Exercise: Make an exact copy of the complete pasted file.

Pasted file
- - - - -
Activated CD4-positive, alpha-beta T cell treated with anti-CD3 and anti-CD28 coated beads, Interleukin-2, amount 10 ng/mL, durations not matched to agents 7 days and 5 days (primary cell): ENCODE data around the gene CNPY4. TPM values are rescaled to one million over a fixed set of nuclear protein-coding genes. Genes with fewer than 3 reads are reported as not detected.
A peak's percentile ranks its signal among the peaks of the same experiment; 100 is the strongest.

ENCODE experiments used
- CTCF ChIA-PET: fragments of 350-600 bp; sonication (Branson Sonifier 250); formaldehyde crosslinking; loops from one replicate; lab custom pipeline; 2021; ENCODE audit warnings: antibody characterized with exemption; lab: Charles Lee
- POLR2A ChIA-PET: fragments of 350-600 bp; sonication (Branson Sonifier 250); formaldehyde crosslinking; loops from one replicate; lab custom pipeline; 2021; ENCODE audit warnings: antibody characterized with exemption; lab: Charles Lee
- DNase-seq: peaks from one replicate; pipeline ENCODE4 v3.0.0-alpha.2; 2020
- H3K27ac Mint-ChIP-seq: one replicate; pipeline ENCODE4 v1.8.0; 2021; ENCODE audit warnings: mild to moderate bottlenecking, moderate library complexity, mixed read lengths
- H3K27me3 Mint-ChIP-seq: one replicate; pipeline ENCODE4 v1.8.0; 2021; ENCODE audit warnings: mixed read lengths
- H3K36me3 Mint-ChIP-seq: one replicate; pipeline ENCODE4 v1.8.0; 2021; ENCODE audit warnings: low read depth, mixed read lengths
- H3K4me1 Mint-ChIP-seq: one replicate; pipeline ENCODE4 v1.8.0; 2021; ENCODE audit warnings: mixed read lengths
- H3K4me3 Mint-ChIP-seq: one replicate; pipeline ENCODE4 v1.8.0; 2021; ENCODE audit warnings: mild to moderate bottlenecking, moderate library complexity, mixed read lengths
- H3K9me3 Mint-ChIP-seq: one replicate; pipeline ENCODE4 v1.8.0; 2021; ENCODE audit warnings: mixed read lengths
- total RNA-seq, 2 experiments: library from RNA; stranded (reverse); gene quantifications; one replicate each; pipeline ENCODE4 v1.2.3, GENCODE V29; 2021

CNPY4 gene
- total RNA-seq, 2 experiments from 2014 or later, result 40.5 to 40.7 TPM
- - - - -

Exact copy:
Activated CD4-positive, alpha-beta T cell treated with anti-CD3 and anti-CD28 coated beads, Interleukin-2, amount 10 ng/mL, durations not matched to agents 7 days and 5 days (primary cell): ENCODE data around the gene CNPY4. TPM values are rescaled to one million over a fixed set of nuclear protein-coding genes. Genes with fewer than 3 reads are reported as not detected.
A peak's percentile ranks its signal among the peaks of the same experiment; 100 is the strongest.

ENCODE experiments used
- CTCF ChIA-PET: fragments of 350-600 bp; sonication (Branson Sonifier 250); formaldehyde crosslinking; loops from one replicate; lab custom pipeline; 2021; ENCODE audit warnings: antibody characterized with exemption; lab: Charles Lee
- POLR2A ChIA-PET: fragments of 350-600 bp; sonication (Branson Sonifier 250); formaldehyde crosslinking; loops from one replicate; lab custom pipeline; 2021; ENCODE audit warnings: antibody characterized with exemption; lab: Charles Lee
- DNase-seq: peaks from one replicate; pipeline ENCODE4 v3.0.0-alpha.2; 2020
- H3K27ac Mint-ChIP-seq: one replicate; pipeline ENCODE4 v1.8.0; 2021; ENCODE audit warnings: mild to moderate bottlenecking, moderate library complexity, mixed read lengths
- H3K27me3 Mint-ChIP-seq: one replicate; pipeline ENCODE4 v1.8.0; 2021; ENCODE audit warnings: mixed read lengths
- H3K36me3 Mint-ChIP-seq: one replicate; pipeline ENCODE4 v1.8.0; 2021; ENCODE audit warnings: low read depth, mixed read lengths
- H3K4me1 Mint-ChIP-seq: one replicate; pipeline ENCODE4 v1.8.0; 2021; ENCODE audit warnings: mixed read lengths
- H3K4me3 Mint-ChIP-seq: one replicate; pipeline ENCODE4 v1.8.0; 2021; ENCODE audit warnings: mild to moderate bottlenecking, moderate library complexity, mixed read lengths
- H3K9me3 Mint-ChIP-seq: one replicate; pipeline ENCODE4 v1.8.0; 2021; ENCODE audit warnings: mixed read lengths
- total RNA-seq, 2 experiments: library from RNA; stranded (reverse); gene quantifications; one replicate each; pipeline ENCODE4 v1.2.3, GENCODE V29; 2021

CNPY4 gene
- total RNA-seq, 2 experiments from 2014 or later, result 40.5 to 40.7 TPM